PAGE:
4 Sep 2014

A Wander Through Columbia Road Flower Market

Having lived in SW London for two decades I always feel a little out of place in East London. Occasionally I venture there but still feel like a fish out of water. It's become busier over the years, if not bustling, and is now full of vintage clothes shops, quirky independent coffee shops and cool bars. Market stalls line various different streets on different days of the week.

One of those, which I heard about a few years ago but had never visited until this weekend, is Columbia Road flower market. A small stretch of the road between Hoxton and Bethnal Green comes alive with dozens of flower stalls each Sunday. It's not the easiest place to reach on first glance, with no tube stations that close, but there are plenty of options whichever direction you're coming from. Hoxton Overground station is a few minutes away, but the Overground often closed at weekends (so check before you set out!). I walked up from Aldgate East (easy District Line journey from Parsons Green for me), up Brick Lane and through Shoreditch (lots to see along the way). It's not too far from Old Street tube station either, on the Northern Line (City branch).

By 10.30am the place was already buzzing, stall owners shouting about their wares (everything is pretty much a fiver), and giving a little jokey spiel to get you to buy from them ("so cheap you can even afford to buy them for people you don't like!" said one, with huge bunches of yellow flowers in each hand). Nearby cute little independent boutique shops entice in the locals and tourists that arrive in their hoards on a Sunday morning. The older, traditional eastenders rub shoulders with the young hipster types that now frequent the whole of east London, with families and photographers everywhere too. Stripey t-shirts abound.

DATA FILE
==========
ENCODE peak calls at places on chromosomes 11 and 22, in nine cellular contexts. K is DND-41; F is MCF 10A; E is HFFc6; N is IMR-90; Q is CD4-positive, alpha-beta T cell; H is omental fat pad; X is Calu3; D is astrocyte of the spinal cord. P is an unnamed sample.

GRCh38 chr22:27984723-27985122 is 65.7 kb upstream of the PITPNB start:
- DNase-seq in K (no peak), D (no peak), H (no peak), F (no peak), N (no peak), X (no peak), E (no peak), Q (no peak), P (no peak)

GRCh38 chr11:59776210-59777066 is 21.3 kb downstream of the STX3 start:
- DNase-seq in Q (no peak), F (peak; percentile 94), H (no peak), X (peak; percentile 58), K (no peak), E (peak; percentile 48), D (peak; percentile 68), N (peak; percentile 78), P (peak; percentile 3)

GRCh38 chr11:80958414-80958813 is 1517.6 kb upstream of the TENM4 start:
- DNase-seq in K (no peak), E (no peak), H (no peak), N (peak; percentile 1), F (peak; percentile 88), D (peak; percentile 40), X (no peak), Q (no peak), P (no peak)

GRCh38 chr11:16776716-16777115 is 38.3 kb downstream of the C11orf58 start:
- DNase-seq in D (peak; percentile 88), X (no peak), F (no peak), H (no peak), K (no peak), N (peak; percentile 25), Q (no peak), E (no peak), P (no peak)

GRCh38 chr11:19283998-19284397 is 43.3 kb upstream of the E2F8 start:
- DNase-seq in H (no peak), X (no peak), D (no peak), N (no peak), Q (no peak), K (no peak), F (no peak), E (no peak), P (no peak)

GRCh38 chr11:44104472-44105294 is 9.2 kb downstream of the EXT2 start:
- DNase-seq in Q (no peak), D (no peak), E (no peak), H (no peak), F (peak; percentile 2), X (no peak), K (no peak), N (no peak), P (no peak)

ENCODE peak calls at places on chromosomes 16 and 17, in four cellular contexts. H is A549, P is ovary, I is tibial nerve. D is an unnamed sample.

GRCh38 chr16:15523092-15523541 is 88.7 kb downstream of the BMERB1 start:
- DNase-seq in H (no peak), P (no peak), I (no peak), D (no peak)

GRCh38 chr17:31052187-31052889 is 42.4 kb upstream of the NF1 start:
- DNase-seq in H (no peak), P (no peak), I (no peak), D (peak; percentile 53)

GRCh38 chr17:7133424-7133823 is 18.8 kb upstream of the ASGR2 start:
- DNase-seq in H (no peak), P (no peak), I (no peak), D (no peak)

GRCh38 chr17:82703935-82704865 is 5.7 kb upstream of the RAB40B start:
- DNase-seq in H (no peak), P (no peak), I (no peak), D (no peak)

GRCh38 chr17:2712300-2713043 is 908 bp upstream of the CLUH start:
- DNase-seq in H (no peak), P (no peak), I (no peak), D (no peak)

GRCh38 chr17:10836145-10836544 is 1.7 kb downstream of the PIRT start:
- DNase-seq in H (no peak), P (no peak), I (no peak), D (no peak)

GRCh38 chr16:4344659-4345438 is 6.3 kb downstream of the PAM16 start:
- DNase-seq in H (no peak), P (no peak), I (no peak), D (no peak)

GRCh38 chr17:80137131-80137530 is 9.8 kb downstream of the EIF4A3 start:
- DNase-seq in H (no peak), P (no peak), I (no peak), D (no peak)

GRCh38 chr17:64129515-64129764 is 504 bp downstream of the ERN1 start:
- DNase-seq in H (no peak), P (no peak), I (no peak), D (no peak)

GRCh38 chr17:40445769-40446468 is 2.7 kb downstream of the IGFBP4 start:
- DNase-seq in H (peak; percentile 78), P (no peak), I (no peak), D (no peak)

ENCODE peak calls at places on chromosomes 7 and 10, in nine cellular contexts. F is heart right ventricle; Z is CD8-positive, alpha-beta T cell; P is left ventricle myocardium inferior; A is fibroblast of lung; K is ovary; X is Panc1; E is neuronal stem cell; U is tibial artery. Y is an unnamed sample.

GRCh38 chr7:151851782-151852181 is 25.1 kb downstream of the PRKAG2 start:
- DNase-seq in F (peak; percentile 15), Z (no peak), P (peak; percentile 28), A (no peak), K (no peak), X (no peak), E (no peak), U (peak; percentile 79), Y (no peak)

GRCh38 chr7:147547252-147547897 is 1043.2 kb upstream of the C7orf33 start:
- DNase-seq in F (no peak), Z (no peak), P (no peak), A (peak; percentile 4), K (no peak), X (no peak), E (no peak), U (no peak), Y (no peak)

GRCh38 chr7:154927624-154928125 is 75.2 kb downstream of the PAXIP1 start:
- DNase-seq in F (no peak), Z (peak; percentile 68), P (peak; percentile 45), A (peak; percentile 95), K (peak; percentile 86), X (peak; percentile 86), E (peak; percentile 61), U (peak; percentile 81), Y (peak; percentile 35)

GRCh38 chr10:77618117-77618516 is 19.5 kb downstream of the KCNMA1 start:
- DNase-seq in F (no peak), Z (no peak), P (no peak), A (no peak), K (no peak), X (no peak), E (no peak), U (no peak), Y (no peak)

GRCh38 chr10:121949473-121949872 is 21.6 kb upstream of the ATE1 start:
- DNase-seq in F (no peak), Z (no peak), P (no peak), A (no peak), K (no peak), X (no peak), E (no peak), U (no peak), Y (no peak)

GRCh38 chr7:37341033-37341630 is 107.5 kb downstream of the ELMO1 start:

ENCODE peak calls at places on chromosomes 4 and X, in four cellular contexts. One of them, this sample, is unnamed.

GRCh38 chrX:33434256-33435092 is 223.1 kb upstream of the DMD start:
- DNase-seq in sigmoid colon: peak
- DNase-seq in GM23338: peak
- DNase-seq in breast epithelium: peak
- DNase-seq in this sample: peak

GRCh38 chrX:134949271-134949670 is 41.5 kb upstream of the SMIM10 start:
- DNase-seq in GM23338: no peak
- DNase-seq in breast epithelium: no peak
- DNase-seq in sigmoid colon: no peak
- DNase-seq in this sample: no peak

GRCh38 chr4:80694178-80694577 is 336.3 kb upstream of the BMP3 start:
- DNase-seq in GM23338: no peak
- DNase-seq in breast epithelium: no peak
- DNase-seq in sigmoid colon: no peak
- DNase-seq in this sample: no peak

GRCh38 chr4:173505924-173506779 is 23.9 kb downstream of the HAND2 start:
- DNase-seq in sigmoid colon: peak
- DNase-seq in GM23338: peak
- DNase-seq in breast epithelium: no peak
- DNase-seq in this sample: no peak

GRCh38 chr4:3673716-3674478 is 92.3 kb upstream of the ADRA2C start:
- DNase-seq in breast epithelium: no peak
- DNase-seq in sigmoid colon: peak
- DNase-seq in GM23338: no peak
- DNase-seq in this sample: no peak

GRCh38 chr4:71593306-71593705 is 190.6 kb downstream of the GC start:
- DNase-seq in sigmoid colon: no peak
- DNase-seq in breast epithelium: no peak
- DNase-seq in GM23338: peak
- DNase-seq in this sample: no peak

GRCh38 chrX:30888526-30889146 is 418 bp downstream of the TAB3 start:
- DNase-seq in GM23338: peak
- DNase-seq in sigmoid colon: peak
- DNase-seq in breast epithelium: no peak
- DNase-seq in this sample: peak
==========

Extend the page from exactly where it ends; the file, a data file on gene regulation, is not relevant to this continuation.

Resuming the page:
It's a great place for a wander, a people-watch, or to buy flowers, of course. I couldn't visit a place like this and come away empty-handed, so I bought 3 little lavender plants for my window box for £6 (£5 only gets you two!) from the man who promised they were so cheap I could buy them for my enemies - his line was the best of the lot, I thought.

More of my photos can be seen on my website
and more information about the street can be found on the Columbia Road website.